Longtime ESPN draft analyst Mel Kiper Jr. said this week that Gholston is probably a second-rounder at best because, “I don’t think he closes quite as quickly as I would like at times.”
    (CBSSports.com’s Dane) Brugler pointed to inconsistencies in technique and positional discipline and the number of penalties Gholston takes as negatives. But he also says NFL scouts compare Gholston similarly to former defensive linemate Jerel Worthy – he left a year early and ended up as a second-round pick of the Green Bay Packers in April.
    “He’s so strong from head to toe,” Brugler said of Gholston, “that I honestly think he could make a tackle with his pinkie finger.”
    ESPN’s Todd McShay recently called Gholston “a little bit disappointing” and said another year in college could push him back into those first-round projections. McShay said to do that, Gholston must show more “commitment and doing all the all of the right things off the field” to become a more impactful leader.
    “But I think if he decides he wants to play, and he wants to commit to being a great NFL player,” McShay added, “he’s got a chance to make an impact at the next level.”
    —-
    Here’s what Dane Brugler just tweeted on Gholston: “DE Gholston will be heavily debated for several reasons, but I wouldn’t be surprised if he ends up in the late 1st round based on potential”

  7. avatar USMCSpartan(Ret.) says:

    Another Duh blog by Cheese-it (Grahm Cracker Couch)

    “First few Big Ten basketball games demonstrate depth of league, perils of life on the road”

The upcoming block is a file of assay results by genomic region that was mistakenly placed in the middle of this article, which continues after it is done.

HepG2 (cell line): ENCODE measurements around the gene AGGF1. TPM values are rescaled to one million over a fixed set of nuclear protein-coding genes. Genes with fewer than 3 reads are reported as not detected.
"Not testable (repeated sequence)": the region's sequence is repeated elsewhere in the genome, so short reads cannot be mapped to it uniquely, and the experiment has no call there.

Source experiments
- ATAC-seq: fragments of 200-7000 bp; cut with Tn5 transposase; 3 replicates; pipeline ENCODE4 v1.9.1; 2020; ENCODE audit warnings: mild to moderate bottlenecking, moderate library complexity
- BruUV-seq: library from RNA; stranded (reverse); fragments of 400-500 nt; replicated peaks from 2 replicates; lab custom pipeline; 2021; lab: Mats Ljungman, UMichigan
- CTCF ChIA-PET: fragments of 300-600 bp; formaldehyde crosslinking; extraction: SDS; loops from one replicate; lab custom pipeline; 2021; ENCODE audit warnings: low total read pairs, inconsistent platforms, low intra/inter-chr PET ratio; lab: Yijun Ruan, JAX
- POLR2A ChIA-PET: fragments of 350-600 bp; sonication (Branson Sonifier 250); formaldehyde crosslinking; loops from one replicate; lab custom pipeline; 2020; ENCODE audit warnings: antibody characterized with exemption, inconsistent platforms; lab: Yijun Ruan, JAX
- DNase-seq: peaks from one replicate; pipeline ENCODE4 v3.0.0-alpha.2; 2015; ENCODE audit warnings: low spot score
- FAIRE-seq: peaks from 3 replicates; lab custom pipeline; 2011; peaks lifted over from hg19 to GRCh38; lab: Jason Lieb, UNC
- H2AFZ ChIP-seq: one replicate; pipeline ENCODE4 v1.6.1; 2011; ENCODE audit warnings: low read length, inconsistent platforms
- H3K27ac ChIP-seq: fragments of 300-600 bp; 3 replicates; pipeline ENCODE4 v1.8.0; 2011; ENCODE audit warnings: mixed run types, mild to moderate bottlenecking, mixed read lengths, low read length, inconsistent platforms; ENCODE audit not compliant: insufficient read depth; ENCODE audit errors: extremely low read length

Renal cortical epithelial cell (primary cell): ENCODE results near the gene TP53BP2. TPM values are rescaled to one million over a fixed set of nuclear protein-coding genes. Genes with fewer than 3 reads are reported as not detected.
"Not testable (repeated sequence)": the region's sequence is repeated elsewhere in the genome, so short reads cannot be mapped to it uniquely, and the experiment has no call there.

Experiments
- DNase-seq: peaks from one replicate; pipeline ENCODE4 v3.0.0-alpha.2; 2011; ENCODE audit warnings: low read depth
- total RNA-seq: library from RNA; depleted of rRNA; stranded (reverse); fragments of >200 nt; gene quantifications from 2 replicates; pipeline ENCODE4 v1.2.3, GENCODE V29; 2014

Why is it that little minds take so long to grasp irrefutable truths? It’s only been this way in the B1G for forever. Maybe the MAC is different.

    • avatar Spartan 81 says:

      He posted once that the MAC gave him better access to Coaches than MSU.

      • avatar USMCSpartan(Ret.) says:

        MAC coaches are like every other manager of a small, small business. Any PR is good PR. When you get the be a Corporation size business, you have to gage who you talk to by their trustworthiness. and Cracker has proven more than once that he is NOT trustworthy; ergo they don’t want him around. Rexrode has no such problem.

  8. avatar The Tanner says:

    Mel Kipers got the low-down baby !!!

    The Tanner knew Sim and Bell leaving baby !!!

    The Tanner watch Antanos and pucksters baby !!!

  9. avatar dmbtierney says:

    I personally think all three will be drafted higher than most people think. After being tested at all the combines, I feel most NFL teams will leave with a deeper appreciation for the three.

    All three have the kinds of bodies NFL teams covet. I predict right now that Bell will go higher than Mr. Bell from Wisconsin.

    • avatar USMCSpartan(Ret.) says:

      Yea, I agree with you, his supposed TD record was accumulated against the likes of North Dakota when Bluimia ran the score up. As he did in the RB when it was on the line, not so much

  10. avatar Chris Solari says:

    Released quotes out of MSU on two of the NFL-bound players

    MARK DANTONIO ON TE DION SIMS